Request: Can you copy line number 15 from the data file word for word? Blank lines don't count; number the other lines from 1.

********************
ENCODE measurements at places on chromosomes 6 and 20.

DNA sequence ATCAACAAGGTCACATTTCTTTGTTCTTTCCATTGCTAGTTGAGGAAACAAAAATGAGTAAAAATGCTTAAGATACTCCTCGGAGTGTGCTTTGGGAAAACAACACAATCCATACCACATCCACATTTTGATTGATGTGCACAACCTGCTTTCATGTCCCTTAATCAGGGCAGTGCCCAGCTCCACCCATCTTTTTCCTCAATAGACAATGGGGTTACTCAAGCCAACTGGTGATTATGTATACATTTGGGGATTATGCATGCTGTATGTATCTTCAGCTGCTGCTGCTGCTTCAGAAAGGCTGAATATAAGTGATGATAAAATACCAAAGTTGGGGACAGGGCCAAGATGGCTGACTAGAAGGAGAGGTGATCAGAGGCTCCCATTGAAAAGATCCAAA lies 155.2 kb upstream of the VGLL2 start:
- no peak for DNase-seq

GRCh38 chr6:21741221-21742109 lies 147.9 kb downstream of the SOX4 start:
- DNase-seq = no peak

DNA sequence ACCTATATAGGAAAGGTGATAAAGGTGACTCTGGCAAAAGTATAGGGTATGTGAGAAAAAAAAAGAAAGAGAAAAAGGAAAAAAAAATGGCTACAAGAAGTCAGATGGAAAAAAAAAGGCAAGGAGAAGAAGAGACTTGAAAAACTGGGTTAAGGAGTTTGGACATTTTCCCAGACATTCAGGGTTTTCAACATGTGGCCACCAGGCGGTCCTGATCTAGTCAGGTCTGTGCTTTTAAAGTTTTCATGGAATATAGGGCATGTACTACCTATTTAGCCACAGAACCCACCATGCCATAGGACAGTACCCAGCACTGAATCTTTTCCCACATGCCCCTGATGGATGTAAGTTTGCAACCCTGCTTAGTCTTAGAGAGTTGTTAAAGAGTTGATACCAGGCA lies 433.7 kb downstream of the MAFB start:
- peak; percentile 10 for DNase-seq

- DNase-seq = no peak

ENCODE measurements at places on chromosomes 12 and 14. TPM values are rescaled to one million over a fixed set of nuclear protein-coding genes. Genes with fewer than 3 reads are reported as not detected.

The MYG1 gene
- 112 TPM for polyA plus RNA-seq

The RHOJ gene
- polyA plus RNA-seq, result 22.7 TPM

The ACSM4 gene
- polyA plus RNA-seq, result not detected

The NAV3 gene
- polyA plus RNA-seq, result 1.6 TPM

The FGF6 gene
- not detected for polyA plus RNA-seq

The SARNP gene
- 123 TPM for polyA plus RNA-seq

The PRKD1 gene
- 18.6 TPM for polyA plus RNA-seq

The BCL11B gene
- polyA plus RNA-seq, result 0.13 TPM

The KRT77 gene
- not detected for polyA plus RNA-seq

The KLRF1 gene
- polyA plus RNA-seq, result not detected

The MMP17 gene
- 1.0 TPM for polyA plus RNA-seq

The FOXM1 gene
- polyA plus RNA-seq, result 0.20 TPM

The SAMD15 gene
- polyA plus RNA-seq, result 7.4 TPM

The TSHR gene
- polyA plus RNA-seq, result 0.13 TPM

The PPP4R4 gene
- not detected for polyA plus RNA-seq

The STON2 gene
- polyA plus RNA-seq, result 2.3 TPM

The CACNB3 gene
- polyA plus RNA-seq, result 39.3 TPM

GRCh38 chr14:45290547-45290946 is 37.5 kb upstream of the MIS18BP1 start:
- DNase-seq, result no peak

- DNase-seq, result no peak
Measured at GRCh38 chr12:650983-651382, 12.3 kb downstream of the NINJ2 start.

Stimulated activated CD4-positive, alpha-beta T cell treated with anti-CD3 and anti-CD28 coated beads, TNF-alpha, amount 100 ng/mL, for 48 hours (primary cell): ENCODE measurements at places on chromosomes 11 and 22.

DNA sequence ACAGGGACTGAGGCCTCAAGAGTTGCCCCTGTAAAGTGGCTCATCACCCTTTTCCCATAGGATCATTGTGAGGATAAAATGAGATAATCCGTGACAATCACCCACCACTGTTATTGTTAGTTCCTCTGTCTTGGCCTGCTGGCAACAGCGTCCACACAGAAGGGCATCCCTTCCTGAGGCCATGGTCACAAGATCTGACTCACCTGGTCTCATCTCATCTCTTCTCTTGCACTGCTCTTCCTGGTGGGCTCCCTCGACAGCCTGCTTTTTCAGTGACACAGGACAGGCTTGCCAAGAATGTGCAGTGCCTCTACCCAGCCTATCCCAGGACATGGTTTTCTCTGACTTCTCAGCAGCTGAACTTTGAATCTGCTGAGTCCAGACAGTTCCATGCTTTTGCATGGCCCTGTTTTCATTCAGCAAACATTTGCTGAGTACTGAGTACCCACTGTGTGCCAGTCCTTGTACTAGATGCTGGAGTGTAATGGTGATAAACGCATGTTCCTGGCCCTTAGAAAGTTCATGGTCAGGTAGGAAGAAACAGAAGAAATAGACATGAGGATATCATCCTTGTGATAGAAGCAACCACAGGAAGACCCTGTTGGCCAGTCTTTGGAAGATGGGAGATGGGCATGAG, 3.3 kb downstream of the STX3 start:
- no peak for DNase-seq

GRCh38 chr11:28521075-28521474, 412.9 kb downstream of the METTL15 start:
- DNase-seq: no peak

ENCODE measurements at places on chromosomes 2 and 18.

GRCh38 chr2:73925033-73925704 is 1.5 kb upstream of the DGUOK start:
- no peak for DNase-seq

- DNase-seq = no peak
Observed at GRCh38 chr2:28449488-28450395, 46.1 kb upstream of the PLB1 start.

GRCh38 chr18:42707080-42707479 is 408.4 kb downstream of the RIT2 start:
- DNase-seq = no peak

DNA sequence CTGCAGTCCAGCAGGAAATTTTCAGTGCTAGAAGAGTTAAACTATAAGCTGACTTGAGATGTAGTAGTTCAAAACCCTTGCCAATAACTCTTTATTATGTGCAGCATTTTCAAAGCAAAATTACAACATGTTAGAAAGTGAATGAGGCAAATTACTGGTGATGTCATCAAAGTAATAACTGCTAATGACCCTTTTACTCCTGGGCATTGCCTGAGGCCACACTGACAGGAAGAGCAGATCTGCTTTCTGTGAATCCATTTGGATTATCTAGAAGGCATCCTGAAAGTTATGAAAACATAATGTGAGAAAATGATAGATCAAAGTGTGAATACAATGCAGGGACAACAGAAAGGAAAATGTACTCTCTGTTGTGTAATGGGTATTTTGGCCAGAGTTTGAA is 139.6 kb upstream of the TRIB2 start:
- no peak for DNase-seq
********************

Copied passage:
- polyA plus RNA-seq, result not detected